Friday, June 25, 2004

This goes with that

Has anybody else noticed the similarities between:

1. "Wind on Water" from Fripp and Eno's "Evening Star" album, and "Beach Party Tonight", the opening track on Yo La Tengo's "Summer Sun".

2. "The Dark Is Rising" from Mercury Rev's "All Is Dream", and John Miles' "Music".

3. Nick Cave's singing on a few of the songs off "The Boatman's Call", and - gasp! - David Sylvian.

Believe it ... Or not!

Thursday, June 24, 2004

Old Time Religion

So, Pitchfork is putting together its definitive list of the "best" 100 albums of the 1970s. This time there's no Beastie Boys or Pixies releases to unfairly skew(er) the proceedings, so it should be an unmitigated bucket of fun for anybody who cares to remember.

What will be Number One? That's easy: it has to be "Marquee Moon". If it isn't "Horses". Or "Another Green World". Or "Prehistoric Sounds". Or "Lodger". Or "The Ramones". Or "The Modern Dance". Or "London Calling". Or "King Tubbys Meets Rockers Uptown". Or "Clear Spot". Or "Blood On The Tracks". Or "For Your Pleasure". Or "There's A Riot Goin' On". Or any number of records that in spirit form part of the Sixties but didn't actually appear until after the pedantic, technical, "actual" end of that decade (if you accept that it has in fact ended).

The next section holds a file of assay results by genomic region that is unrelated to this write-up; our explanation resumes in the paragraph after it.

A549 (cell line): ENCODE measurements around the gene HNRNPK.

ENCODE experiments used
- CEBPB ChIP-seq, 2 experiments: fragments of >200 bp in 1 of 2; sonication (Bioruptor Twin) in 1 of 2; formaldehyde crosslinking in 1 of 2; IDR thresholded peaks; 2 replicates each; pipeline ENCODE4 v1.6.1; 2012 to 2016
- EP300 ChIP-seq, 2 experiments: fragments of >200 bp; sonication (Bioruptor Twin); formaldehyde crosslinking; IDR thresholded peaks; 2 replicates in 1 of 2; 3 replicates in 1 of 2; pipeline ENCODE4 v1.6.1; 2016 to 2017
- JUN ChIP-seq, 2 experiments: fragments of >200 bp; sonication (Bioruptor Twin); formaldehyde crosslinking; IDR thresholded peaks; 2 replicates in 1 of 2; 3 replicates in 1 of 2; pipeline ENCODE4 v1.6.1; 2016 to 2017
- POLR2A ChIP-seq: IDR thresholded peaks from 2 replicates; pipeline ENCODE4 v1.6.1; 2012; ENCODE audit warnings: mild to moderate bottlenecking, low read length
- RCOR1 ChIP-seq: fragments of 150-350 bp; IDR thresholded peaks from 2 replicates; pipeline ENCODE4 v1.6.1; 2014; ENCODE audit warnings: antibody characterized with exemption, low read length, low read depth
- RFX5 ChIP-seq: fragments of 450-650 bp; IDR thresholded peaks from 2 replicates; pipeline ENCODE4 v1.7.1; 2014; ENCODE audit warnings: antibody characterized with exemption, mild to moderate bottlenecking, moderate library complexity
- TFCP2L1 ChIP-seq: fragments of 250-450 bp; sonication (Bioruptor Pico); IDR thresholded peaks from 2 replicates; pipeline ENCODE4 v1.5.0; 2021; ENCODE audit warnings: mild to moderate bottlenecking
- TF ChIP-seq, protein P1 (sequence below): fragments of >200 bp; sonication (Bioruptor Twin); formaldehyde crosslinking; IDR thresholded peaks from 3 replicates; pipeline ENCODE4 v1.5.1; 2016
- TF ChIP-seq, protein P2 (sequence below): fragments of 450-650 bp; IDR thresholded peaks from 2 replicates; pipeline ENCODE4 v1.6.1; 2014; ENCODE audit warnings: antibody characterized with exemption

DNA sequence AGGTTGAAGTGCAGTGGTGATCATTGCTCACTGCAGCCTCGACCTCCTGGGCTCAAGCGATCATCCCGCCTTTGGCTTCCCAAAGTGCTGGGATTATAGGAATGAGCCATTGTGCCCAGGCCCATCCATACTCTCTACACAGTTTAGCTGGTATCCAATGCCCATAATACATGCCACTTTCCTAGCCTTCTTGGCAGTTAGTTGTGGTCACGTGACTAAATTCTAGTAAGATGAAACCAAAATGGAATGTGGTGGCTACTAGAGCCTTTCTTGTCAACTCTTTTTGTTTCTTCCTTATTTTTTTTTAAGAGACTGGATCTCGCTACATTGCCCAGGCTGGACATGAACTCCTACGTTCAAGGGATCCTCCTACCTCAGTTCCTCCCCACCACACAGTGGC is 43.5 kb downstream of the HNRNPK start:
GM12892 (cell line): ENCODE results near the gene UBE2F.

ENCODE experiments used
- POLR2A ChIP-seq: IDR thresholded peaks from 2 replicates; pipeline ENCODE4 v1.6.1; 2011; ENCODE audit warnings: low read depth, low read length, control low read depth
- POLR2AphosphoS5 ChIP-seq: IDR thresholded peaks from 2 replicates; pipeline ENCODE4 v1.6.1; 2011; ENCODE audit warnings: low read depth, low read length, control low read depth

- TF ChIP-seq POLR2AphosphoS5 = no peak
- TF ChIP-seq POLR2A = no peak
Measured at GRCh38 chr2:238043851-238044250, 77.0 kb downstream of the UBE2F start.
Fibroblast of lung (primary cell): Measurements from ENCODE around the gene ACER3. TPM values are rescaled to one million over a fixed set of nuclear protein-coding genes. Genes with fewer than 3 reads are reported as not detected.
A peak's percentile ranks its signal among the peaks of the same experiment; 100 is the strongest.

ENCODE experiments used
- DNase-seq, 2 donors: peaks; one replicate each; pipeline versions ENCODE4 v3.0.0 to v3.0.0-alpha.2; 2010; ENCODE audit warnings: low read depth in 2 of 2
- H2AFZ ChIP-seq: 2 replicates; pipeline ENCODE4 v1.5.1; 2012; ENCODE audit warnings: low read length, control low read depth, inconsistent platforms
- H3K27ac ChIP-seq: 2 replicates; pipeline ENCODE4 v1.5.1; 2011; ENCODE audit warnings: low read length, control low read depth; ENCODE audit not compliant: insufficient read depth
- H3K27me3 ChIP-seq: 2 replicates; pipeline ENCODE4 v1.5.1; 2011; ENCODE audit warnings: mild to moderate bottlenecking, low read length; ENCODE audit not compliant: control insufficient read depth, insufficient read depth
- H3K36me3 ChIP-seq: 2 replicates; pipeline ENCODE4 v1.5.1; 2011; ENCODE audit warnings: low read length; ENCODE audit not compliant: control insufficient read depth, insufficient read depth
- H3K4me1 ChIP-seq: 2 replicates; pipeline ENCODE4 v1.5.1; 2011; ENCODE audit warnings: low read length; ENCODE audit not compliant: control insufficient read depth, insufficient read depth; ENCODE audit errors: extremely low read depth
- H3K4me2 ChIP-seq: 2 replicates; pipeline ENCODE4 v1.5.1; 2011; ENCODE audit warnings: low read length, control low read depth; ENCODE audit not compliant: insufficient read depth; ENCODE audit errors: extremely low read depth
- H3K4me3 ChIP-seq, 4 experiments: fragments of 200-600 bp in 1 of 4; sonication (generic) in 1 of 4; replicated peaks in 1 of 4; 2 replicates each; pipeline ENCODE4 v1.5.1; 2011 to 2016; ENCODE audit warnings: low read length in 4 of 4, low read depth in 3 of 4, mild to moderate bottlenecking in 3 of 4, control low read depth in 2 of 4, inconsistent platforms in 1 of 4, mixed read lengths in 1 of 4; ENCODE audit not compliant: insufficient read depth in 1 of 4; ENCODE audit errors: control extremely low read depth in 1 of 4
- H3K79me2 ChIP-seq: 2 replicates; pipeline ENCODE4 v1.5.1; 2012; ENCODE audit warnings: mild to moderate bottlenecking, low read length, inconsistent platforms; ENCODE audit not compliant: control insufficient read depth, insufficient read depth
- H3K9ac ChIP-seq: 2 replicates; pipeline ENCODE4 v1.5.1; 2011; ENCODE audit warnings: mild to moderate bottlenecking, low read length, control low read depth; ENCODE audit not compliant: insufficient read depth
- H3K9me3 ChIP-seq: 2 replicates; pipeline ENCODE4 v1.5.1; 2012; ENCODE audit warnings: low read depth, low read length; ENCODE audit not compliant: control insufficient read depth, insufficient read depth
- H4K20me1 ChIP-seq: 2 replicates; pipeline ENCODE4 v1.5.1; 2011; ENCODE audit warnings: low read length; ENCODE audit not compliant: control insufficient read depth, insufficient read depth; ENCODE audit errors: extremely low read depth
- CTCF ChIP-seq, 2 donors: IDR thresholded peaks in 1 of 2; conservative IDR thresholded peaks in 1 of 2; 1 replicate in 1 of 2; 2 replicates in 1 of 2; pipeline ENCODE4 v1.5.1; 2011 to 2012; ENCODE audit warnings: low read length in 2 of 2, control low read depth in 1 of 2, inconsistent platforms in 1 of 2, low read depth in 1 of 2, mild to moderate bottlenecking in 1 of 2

Wednesday, June 23, 2004

Catholic Block

At a time when America seems determined to simultaneously lower the bar as to what is acceptable behaviour while raising the bar as to accountability for what little remains unacceptable, it is perhaps no surprise that those sneaky folk in the Vatican have taken this opportunity to announce that the Inquisition "wasn't really all that bad" (Harper's Weekly Review, link at right): which, even if it is in absolute terms a pretty unsupportable proposition, is, today, in relative terms probably about right. See? It isn't just the Russians and the Israelis (and quite a few others besides) who are using this "War on Terror" as a Trojan horse for their own dark deeds. Oh the times we live in.

Tuesday, June 22, 2004

TV Eye